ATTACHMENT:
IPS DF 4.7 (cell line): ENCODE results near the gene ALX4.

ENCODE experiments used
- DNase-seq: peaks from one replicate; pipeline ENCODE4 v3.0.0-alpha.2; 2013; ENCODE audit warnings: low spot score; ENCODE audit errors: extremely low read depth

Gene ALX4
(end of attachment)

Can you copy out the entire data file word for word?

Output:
IPS DF 4.7 (cell line): ENCODE results near the gene ALX4.

ENCODE experiments used
- DNase-seq: peaks from one replicate; pipeline ENCODE4 v3.0.0-alpha.2; 2013; ENCODE audit warnings: low spot score; ENCODE audit errors: extremely low read depth

Gene ALX4